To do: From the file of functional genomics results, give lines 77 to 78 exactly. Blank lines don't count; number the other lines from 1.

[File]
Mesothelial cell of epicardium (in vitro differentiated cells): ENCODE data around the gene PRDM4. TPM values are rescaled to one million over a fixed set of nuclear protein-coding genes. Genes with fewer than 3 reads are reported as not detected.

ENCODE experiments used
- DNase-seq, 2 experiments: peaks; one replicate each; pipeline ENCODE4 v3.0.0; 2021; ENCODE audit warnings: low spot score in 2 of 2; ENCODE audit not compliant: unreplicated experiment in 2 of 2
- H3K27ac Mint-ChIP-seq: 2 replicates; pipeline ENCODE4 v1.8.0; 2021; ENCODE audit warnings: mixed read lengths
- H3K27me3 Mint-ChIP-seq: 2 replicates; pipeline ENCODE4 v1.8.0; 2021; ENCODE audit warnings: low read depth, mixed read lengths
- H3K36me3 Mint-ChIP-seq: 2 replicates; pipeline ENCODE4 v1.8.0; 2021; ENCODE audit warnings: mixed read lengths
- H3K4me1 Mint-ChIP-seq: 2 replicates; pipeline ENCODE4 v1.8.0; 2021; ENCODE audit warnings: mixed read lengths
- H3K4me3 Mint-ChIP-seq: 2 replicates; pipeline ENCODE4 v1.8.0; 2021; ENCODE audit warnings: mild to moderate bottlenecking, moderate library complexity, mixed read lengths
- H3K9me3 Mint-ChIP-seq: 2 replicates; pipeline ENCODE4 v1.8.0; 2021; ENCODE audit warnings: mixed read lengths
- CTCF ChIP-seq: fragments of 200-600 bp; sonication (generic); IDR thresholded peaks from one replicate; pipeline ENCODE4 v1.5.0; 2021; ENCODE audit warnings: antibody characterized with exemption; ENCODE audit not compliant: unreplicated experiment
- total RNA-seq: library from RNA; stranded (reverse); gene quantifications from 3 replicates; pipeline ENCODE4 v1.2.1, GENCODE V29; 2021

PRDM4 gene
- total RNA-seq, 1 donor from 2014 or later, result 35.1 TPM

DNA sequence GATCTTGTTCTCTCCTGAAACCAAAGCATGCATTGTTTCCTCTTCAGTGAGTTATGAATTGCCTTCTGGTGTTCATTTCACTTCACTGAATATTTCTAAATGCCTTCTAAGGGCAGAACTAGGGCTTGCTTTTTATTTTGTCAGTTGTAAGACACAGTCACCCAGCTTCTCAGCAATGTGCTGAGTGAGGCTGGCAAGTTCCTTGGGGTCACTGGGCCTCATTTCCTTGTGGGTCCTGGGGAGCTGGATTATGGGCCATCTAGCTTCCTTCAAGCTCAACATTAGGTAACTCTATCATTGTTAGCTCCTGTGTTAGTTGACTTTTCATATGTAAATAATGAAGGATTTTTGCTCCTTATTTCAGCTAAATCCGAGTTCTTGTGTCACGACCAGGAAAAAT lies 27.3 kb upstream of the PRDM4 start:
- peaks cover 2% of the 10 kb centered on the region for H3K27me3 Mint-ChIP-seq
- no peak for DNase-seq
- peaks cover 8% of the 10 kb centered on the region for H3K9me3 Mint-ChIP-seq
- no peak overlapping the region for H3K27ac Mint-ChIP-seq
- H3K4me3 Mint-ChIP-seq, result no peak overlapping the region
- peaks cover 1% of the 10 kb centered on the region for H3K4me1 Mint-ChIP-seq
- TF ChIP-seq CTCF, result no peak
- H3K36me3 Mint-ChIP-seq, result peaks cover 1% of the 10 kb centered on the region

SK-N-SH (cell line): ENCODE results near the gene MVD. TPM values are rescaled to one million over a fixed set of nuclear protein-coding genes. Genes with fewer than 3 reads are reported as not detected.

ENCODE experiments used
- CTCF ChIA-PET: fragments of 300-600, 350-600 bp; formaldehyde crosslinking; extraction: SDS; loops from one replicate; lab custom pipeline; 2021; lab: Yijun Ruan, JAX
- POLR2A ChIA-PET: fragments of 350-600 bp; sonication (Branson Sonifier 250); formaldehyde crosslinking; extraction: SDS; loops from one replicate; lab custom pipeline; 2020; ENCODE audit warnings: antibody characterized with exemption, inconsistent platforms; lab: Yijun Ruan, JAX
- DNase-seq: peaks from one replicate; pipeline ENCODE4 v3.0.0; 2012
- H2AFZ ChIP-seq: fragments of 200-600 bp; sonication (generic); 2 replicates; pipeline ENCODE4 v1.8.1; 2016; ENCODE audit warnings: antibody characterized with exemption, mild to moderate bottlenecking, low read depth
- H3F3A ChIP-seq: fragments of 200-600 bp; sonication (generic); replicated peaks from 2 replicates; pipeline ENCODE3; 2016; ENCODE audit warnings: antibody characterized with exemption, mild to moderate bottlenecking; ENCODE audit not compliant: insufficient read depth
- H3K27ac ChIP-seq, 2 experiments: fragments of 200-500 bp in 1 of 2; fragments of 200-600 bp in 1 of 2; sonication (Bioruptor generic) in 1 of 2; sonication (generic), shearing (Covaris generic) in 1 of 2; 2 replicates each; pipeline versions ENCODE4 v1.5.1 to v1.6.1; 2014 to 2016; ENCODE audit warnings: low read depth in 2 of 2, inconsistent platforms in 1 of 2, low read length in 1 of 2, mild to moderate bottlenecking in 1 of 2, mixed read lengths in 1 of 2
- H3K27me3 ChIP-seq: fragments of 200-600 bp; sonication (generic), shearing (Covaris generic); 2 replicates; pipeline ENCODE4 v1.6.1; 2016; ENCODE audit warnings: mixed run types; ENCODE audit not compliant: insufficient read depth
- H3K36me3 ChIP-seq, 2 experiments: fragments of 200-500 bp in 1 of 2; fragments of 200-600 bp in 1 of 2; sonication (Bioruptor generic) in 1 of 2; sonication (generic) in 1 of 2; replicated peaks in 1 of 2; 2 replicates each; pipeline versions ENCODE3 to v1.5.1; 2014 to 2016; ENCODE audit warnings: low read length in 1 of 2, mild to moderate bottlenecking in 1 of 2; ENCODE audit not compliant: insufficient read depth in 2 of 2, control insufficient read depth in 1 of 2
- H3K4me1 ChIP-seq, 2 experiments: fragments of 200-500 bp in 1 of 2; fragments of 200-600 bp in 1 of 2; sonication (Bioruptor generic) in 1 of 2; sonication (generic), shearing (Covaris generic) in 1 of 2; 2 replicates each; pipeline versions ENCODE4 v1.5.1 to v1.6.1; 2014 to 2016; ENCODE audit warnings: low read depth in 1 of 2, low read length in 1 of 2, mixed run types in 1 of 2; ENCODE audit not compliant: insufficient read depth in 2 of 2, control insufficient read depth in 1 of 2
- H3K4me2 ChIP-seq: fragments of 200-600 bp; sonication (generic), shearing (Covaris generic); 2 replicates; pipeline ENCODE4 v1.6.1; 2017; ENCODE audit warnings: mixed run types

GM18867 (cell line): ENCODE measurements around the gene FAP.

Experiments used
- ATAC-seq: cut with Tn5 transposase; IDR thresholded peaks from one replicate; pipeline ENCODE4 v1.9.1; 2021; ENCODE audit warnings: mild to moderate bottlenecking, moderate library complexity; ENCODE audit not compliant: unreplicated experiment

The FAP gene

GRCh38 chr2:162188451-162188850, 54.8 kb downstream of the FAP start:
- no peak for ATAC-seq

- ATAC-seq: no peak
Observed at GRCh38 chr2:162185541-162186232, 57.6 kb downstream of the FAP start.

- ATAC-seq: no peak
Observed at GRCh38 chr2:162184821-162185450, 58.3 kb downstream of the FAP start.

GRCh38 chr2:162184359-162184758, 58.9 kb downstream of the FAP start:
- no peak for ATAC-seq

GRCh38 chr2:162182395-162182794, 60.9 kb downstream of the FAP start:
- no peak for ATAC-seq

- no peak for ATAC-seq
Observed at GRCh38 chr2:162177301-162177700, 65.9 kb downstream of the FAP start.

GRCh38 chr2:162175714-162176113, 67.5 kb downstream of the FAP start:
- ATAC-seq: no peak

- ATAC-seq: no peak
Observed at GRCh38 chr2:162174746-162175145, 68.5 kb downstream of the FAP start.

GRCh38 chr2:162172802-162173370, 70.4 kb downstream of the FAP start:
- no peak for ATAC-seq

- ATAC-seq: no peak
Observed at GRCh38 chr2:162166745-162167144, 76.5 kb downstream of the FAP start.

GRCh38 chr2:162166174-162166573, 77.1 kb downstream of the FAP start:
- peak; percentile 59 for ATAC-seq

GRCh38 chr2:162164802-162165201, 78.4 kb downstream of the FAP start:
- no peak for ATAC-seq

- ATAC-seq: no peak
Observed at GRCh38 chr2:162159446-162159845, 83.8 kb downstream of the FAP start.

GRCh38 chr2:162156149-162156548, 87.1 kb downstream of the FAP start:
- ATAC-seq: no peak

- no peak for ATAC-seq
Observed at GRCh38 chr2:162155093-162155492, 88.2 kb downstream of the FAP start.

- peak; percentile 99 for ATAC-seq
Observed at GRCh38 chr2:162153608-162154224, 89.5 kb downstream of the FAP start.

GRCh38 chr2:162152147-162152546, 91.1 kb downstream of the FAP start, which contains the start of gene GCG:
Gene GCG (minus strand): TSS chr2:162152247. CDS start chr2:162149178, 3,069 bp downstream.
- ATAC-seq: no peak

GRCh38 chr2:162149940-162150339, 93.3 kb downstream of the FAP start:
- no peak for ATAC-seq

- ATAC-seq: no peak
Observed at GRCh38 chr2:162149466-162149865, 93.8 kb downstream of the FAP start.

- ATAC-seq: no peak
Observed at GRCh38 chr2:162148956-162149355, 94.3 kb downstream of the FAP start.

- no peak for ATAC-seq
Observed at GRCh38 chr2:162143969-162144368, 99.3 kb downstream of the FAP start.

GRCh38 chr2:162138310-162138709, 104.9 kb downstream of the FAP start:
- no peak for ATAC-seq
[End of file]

Observed at GRCh38 chr2:162149466-162149865, 93.8 kb downstream of the FAP start.

- ATAC-seq: no peak